Scott Ferguson prepares to leave United Way after 12 years

Community News

After 12 years of leading the United Way of the Chattahoochee Valley, President and CEO Scott Ferguson is preparing to leave. 

And that departure comes Friday.

The 66-year-old Ferguson announced his retirement nine months. His replacement, Ben Moser, has been hired and started this month. 

You can tell Ferguson is a short-timer, he is working out of a makeshift office in the conference room.

“It’s time to go home,” Ferguson said during a Thursday interview with News 3.

The United Way of the Chattahoochee Valley raised $7.1 million during last year’s campaign. That money helps fund nearly 30 agencies, ranging from the Boy Scouts and Girl Scouts to Hospice. 

Ferguson, a career United Way employee, came to Columbus from Utica, New York. He didn’t think this would be his last stop, but a dozen years later, it is. 

He guided the United Way through the 2008 recession and crunch that caused to nonprofit organizations. 

“I am very proud of our United Way of the Chattahoochee Valley with all of the great volunteers and the staff,” Ferguson said. “I think I am leaving it a little better than I found it and strong. We have helped position it, collectively and it’s not just me, for Ben, the new guy coming in to take it to the next level.”

He calls Columbus a generous community that openly supports philanthropic causes.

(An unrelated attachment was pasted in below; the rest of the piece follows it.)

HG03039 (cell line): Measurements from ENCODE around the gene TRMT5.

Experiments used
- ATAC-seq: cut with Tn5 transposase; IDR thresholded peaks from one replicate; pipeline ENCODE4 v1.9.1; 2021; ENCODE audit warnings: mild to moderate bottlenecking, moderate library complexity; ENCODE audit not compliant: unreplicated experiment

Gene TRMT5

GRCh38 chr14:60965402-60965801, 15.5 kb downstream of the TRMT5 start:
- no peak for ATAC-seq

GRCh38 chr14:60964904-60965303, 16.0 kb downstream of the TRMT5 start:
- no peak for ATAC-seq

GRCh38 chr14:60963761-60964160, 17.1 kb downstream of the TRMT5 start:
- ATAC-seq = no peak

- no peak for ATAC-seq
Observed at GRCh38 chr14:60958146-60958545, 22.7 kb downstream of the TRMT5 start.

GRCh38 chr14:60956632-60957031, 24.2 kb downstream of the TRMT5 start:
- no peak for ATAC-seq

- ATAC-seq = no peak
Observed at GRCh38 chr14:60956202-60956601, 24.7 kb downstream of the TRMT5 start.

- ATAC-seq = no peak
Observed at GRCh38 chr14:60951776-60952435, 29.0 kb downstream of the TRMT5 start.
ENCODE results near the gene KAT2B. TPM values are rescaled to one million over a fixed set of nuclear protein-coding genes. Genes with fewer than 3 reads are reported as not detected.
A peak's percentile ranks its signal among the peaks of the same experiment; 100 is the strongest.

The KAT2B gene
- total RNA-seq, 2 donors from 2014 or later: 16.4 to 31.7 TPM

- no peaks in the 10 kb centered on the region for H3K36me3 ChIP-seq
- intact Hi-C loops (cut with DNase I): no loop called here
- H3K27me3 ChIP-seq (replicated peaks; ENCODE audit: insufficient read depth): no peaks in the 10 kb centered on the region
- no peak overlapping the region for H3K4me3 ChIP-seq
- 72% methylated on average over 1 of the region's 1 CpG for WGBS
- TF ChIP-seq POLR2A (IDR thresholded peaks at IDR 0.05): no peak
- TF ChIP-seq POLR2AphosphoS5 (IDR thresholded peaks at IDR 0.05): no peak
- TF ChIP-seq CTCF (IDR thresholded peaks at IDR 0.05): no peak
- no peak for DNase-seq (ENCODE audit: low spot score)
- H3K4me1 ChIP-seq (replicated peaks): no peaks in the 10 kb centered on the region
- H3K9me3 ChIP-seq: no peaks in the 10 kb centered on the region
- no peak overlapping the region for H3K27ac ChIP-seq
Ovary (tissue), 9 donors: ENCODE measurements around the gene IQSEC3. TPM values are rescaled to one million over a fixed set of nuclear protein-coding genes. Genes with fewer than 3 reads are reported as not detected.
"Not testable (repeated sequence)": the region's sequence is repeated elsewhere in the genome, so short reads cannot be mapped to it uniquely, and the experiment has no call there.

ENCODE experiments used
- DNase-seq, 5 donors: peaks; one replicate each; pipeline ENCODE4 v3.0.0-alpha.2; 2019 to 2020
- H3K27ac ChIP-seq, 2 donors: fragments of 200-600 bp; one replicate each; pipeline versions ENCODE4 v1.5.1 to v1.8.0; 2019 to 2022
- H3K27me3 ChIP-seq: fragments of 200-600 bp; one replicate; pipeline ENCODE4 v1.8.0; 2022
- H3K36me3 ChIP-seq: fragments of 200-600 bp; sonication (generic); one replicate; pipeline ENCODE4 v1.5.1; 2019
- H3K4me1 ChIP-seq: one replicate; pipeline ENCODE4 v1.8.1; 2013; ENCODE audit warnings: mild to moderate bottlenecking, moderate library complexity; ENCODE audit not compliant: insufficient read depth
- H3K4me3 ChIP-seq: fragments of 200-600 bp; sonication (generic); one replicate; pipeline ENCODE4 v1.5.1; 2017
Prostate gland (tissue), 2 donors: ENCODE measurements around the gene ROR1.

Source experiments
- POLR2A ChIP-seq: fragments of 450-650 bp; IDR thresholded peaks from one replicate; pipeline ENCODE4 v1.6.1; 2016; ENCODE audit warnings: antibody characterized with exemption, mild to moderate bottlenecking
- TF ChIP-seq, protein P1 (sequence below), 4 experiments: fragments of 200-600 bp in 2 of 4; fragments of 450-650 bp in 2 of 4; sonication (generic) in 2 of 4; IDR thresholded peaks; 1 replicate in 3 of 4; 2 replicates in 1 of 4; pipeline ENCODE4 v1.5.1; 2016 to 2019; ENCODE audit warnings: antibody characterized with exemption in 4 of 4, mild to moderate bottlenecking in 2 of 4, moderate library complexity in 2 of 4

“This is a great town,” he said. “I am going to miss all the friends I have made here. I am going to miss running on the riverwalk, but this is a very strong United Way and as long as the community continues to support it as they have, which I know they will, it will continue to be strong and successful.” 

A native New Englander, Ferguson and his wife Donna have already purchased a retirement home in central Maine. 

Asked if he had any advice for those like him who come into Columbus and take key leadership positions, Ferguson said the key thing is to learn the community.

“You have to learn Columbus first,” he said. “It is a very unique town because it’s that public-private partnership that really works. You have to raise your hand and you have to volunteer for other organizations. You have to be visible in the community and you have to talk to people, even though they made fun of my accent and I made fun of theirs, as well. But it’s a welcoming community, but you have to extend your hand out as well and don’t just wait for everybody.” 

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